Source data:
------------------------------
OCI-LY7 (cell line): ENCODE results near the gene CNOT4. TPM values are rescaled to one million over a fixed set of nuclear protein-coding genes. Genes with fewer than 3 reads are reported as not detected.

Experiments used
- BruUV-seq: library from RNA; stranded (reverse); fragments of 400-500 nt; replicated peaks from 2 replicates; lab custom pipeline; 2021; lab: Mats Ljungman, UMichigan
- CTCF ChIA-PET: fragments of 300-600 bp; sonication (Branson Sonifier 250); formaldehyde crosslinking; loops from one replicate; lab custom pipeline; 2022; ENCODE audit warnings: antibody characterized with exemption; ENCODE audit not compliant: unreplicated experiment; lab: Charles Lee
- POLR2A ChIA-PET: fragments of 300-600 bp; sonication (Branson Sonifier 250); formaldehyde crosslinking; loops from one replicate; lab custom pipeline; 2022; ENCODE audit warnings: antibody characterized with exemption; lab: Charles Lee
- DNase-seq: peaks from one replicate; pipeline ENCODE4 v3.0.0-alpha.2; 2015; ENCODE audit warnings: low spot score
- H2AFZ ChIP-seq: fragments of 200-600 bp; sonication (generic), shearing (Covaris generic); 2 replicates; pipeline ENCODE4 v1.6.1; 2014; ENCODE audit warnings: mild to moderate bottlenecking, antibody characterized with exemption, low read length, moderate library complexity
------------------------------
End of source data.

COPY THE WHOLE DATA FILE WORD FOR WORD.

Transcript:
OCI-LY7 (cell line): ENCODE results near the gene CNOT4. TPM values are rescaled to one million over a fixed set of nuclear protein-coding genes. Genes with fewer than 3 reads are reported as not detected.

Experiments used
- BruUV-seq: library from RNA; stranded (reverse); fragments of 400-500 nt; replicated peaks from 2 replicates; lab custom pipeline; 2021; lab: Mats Ljungman, UMichigan
- CTCF ChIA-PET: fragments of 300-600 bp; sonication (Branson Sonifier 250); formaldehyde crosslinking; loops from one replicate; lab custom pipeline; 2022; ENCODE audit warnings: antibody characterized with exemption; ENCODE audit not compliant: unreplicated experiment; lab: Charles Lee
- POLR2A ChIA-PET: fragments of 300-600 bp; sonication (Branson Sonifier 250); formaldehyde crosslinking; loops from one replicate; lab custom pipeline; 2022; ENCODE audit warnings: antibody characterized with exemption; lab: Charles Lee
- DNase-seq: peaks from one replicate; pipeline ENCODE4 v3.0.0-alpha.2; 2015; ENCODE audit warnings: low spot score
- H2AFZ ChIP-seq: fragments of 200-600 bp; sonication (generic), shearing (Covaris generic); 2 replicates; pipeline ENCODE4 v1.6.1; 2014; ENCODE audit warnings: mild to moderate bottlenecking, antibody characterized with exemption, low read length, moderate library complexity